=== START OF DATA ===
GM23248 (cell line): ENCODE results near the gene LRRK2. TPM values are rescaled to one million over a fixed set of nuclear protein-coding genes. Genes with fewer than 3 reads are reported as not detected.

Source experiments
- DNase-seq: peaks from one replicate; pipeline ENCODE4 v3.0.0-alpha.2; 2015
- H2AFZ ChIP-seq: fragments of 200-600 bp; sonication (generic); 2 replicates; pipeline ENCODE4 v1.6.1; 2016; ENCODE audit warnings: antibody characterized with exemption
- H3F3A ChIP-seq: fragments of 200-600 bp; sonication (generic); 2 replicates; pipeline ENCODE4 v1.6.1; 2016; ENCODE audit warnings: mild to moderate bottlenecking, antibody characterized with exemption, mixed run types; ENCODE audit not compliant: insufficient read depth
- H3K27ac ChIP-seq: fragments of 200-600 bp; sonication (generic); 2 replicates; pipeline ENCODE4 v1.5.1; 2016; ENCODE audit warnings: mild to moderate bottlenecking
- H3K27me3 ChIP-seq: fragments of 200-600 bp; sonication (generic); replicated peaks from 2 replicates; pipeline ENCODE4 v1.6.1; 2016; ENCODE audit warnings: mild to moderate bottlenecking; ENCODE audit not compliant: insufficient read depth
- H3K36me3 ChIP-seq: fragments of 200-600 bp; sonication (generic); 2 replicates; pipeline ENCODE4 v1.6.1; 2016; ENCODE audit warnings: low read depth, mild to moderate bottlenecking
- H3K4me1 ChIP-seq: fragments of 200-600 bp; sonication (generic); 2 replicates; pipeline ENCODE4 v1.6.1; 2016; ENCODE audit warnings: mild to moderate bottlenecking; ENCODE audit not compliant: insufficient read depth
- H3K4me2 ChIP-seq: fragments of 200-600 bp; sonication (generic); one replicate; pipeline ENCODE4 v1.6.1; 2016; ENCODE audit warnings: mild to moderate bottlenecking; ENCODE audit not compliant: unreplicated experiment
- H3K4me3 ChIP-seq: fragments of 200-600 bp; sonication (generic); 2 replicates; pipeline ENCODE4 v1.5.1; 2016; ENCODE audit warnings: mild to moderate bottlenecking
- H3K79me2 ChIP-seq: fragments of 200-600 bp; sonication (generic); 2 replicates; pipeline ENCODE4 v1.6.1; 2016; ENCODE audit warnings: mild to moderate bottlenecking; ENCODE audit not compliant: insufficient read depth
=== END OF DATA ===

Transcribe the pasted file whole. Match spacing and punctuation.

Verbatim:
GM23248 (cell line): ENCODE results near the gene LRRK2. TPM values are rescaled to one million over a fixed set of nuclear protein-coding genes. Genes with fewer than 3 reads are reported as not detected.

Source experiments
- DNase-seq: peaks from one replicate; pipeline ENCODE4 v3.0.0-alpha.2; 2015
- H2AFZ ChIP-seq: fragments of 200-600 bp; sonication (generic); 2 replicates; pipeline ENCODE4 v1.6.1; 2016; ENCODE audit warnings: antibody characterized with exemption
- H3F3A ChIP-seq: fragments of 200-600 bp; sonication (generic); 2 replicates; pipeline ENCODE4 v1.6.1; 2016; ENCODE audit warnings: mild to moderate bottlenecking, antibody characterized with exemption, mixed run types; ENCODE audit not compliant: insufficient read depth
- H3K27ac ChIP-seq: fragments of 200-600 bp; sonication (generic); 2 replicates; pipeline ENCODE4 v1.5.1; 2016; ENCODE audit warnings: mild to moderate bottlenecking
- H3K27me3 ChIP-seq: fragments of 200-600 bp; sonication (generic); replicated peaks from 2 replicates; pipeline ENCODE4 v1.6.1; 2016; ENCODE audit warnings: mild to moderate bottlenecking; ENCODE audit not compliant: insufficient read depth
- H3K36me3 ChIP-seq: fragments of 200-600 bp; sonication (generic); 2 replicates; pipeline ENCODE4 v1.6.1; 2016; ENCODE audit warnings: low read depth, mild to moderate bottlenecking
- H3K4me1 ChIP-seq: fragments of 200-600 bp; sonication (generic); 2 replicates; pipeline ENCODE4 v1.6.1; 2016; ENCODE audit warnings: mild to moderate bottlenecking; ENCODE audit not compliant: insufficient read depth
- H3K4me2 ChIP-seq: fragments of 200-600 bp; sonication (generic); one replicate; pipeline ENCODE4 v1.6.1; 2016; ENCODE audit warnings: mild to moderate bottlenecking; ENCODE audit not compliant: unreplicated experiment
- H3K4me3 ChIP-seq: fragments of 200-600 bp; sonication (generic); 2 replicates; pipeline ENCODE4 v1.5.1; 2016; ENCODE audit warnings: mild to moderate bottlenecking
- H3K79me2 ChIP-seq: fragments of 200-600 bp; sonication (generic); 2 replicates; pipeline ENCODE4 v1.6.1; 2016; ENCODE audit warnings: mild to moderate bottlenecking; ENCODE audit not compliant: insufficient read depth